I don't want to hold on brilliant dreams
I don't want to be tied up by the severed past
I want to live a careless life, as long as there's a tomorrow
"The Key to Solve Tomorrow" (Higuchi Kotoji)
At this rate, this month might end without any reviews on books, only on other media!
Shinjuku. One of the most crowded districts in Tokyo. Famous for the gigantic underground maze that is Shinjuku Station. The big TV screen mounted on the Studio Alta building in front of the west exit of the station is one of the more recognizable meeting locations in the whole of Japan. And walk a bit deeper into the district from that exit and you'll get to Kabukichou, center of night-time entertainment and yakuza territory. Shinjuku is full of dreams and despair, of life and death and also the home of the private detective Jinguuji Saburou and his assistent Youko. Three cases manage to find their way to the Jinguuji Detective Agency in Tantei Jinguuji Saburou: Mikan no Rupo ("Detective Jinguuji Saburou: The Unfinished Report"). Jinguuji is sent a key by a journalist friend, asking him to hang on to it for a while, but Jinguuji has no time to find out more about it, because the police has (unofficially) asked his help in a serial murder case with foreigner victims. Youko is meanwhile busy with a case of a disappeared husband who had been working in Shinjuku. But it seems like that these three cases aren't completely unrelated after all...
Tantei Jinguuji Saburou is a long-running hardboiled detective adventure game series and basically the only thing I'm still using the hardboiled tag for. The series started out on the Famicom (NES) and did quite well, as it saw no less than four different games on that system. But the series never appeared on the Super Famicom (SNES) for some sinister reason, so when the fifth game in the series, Mikan no Rupo, finally appeared on the Saturn and PlaySation, it had skipped a whole generation of gaming. But it was still our beloved Jinguuji. Mostly. The art design has made a weird jump to City Hunter-esque designs (thankfully revised in Yume no Owari ni), but the jazz music (now in actual CD quality, instead of the Famicom synthesizer!) is fantastic.
And yes, Tantei Jinguuji Saburou music will appear in Music to be Murdered by.
As for the story of Mikan no Rupo, it's pretty good, though quite short. The Tantei Jinguuji Saburou games are often shakai-ha type stories, detective stories with some social commentary. It fits the hardboiled detective theme, with Jinguuji moving around in both the 'open world' and the underworld and witnessing quite a lot of social problems. Mikan no Rupo in particular deals with the social circumstances of immigrant workers and discrimination, themes that would reappear in later games (for example in one of the titles included in Tantei Jinguuji Saburou: Akai Chou). There is no puzzle-solving (neither mentally nor in a gameplay-sense) in the game, so as a player you're more along for the ride. It's an entertaining story, presented in a (mostly) attractive way.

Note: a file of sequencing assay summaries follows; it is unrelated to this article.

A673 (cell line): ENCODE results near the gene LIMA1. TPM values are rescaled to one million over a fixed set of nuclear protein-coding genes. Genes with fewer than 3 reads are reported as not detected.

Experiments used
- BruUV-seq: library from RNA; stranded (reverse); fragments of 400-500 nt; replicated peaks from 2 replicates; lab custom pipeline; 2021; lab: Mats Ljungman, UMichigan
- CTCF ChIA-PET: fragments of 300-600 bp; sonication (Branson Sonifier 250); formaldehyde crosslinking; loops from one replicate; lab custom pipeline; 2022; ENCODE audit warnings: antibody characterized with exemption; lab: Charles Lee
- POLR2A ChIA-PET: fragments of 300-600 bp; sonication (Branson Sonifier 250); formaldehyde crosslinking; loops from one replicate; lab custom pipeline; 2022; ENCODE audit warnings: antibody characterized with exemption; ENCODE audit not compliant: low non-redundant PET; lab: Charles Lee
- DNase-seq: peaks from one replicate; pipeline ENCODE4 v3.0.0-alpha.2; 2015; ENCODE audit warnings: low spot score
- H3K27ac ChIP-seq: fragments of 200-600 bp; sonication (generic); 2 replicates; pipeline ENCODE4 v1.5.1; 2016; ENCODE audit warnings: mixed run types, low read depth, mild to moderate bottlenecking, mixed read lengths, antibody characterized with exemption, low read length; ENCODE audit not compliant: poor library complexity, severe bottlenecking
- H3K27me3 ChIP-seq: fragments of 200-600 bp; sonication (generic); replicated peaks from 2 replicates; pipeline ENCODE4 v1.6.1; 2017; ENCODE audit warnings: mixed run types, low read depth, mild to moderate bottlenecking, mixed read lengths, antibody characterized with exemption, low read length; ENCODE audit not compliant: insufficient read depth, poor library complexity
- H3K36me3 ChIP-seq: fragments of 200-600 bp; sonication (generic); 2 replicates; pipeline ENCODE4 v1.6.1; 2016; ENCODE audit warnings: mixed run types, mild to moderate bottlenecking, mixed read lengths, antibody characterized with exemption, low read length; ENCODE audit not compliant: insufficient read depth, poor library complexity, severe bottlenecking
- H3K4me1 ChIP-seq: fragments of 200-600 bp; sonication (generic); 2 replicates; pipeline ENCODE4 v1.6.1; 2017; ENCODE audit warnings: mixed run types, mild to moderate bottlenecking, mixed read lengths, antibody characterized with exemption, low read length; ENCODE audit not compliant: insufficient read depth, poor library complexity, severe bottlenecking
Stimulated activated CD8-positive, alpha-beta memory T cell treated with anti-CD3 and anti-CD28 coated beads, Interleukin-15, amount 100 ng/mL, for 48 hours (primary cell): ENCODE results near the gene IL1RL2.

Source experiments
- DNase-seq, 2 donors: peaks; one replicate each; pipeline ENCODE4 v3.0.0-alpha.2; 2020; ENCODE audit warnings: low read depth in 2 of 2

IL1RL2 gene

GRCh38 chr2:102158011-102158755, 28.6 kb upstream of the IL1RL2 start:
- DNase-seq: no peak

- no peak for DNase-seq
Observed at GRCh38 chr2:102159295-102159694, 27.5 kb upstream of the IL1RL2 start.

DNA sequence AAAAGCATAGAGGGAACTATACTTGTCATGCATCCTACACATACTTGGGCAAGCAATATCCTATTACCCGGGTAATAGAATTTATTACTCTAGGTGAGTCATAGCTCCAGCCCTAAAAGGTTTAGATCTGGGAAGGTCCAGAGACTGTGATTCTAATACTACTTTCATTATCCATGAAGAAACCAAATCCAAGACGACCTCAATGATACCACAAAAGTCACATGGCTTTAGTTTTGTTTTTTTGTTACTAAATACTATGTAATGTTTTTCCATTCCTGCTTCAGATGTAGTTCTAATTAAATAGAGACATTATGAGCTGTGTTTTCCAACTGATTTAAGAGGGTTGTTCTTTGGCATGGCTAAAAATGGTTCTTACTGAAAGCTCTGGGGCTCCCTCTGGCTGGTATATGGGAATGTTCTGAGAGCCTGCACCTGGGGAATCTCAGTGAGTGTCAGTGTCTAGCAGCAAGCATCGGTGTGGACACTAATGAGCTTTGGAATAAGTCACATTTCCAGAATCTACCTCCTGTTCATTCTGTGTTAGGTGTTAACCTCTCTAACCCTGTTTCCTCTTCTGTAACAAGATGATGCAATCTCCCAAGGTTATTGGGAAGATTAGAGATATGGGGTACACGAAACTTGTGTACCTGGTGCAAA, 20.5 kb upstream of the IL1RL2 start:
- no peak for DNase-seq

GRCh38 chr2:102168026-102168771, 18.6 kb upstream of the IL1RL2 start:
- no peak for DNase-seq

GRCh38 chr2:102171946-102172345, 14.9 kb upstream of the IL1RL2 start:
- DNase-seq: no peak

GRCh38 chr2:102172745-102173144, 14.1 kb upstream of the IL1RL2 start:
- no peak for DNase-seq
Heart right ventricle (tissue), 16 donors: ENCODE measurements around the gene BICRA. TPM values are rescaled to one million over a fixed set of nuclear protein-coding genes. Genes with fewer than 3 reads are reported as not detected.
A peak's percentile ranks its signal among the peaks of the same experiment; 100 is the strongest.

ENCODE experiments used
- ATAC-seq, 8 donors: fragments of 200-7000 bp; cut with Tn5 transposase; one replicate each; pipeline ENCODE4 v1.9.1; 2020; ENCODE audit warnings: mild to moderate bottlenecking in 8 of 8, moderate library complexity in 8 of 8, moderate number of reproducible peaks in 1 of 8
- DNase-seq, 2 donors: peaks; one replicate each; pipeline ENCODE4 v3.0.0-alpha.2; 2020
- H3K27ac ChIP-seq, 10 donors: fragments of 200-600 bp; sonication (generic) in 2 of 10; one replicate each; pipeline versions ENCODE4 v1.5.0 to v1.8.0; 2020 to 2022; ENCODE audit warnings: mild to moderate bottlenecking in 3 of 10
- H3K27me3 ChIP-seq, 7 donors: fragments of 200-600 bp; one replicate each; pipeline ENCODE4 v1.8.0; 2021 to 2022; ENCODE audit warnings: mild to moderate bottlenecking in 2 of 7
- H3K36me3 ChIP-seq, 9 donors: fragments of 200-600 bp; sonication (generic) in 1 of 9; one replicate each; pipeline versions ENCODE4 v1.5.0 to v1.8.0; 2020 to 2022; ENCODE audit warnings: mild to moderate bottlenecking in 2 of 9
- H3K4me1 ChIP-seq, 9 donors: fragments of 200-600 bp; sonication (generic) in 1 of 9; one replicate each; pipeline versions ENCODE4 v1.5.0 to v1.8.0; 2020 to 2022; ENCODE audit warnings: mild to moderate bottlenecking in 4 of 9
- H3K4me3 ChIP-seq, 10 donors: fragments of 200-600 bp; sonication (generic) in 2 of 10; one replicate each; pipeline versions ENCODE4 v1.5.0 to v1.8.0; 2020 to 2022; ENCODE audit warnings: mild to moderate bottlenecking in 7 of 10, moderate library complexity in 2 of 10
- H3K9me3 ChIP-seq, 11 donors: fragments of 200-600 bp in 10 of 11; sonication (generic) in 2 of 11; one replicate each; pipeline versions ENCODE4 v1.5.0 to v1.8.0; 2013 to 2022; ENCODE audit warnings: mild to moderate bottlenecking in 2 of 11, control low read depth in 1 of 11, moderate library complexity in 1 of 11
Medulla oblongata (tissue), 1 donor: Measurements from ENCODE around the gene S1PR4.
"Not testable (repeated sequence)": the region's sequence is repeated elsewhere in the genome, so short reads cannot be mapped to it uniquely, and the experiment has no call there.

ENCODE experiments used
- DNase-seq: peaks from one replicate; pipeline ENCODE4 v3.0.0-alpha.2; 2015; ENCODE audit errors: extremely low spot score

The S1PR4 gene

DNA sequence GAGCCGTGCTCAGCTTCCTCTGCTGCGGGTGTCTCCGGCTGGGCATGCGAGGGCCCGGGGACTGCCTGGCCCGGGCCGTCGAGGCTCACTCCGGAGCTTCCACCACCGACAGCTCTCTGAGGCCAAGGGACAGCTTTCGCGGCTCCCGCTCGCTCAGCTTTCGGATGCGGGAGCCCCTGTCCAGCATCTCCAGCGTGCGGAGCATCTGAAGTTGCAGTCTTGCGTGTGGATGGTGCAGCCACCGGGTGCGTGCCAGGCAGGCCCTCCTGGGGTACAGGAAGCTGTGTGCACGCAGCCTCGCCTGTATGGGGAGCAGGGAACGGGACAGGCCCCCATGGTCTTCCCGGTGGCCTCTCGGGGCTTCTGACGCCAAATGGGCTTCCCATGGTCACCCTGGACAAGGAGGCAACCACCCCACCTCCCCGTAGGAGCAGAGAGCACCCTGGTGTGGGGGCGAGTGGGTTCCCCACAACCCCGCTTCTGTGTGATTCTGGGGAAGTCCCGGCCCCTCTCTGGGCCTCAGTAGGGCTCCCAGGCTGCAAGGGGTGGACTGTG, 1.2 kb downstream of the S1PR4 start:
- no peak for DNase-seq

Mostly, I say, because it does has a bit of problems. The flags you have to activate in progress in a story are sometimes really strange (oh, so I have to smoke three times instead of twice? I have to talk to those people in a particular order?). It's not as bad as in the first game (where smoking too much can result in a game over), but still, it's something they should smoothed out a bit (though I have to admit, the fantastic sequel Yume no Owari ni had the same problems). There are also strange sections where you control Jinguuji directly (something that was only done in the first game), but you're dropped in these action scenes with little explanation, and they are more frustrating then fun (like the section where you just have to check every bookcase...).
Something interesting pops up in the final part of the game though. Here we have a fairly straightforward hardboiled detective story, dealing with immigrants and yakuza gangs and such... and then we're suddenly confronted with what appears to be a kind of locked room murder. Sure, the murder is solved quite quickly, and the trick behind needs a bit of work, because it's a bit silly as it is now, but still, we're given a classic problem! The Tantei Jinguuji Saburou series has always been a bit strange like that, actually. Audiovisually, the series breathes hardboiled, from the art by Terada Katsuya to the jazzy tunes of the soundtrack. But even the first game, Shinjuku Chuuou Kouen Satsujin Jiken basically consisted of an impossible crime in the park, and while later games usually feature less incredible crimes, there's often enough space in their plots to present a proper, interesting orthodox whodunnit or howdunnit with very little rewriting. For some reason the plots are always presented a lot easier than they need to be though. Tantei Jinguuji Saburou always moves between several modes of storytelling and it never seems to settle on one final choice. Not a problem per se, but it does mean that the atmosphere of the games can differ quite a bit depending on the title.
I would say that Yume no Owari ni is a much better Tantei Jinguuji Saburou game, if we compare it to another title of the same console generation, but it's not bad. You can get it for practically nothing second hand (the games have been removed from the PlayStation archives, sadly enough) and you won't be disappointed if you liked other titles in the series.
Original Japanese title(s): 『探偵神宮寺三郎 未完のルポ』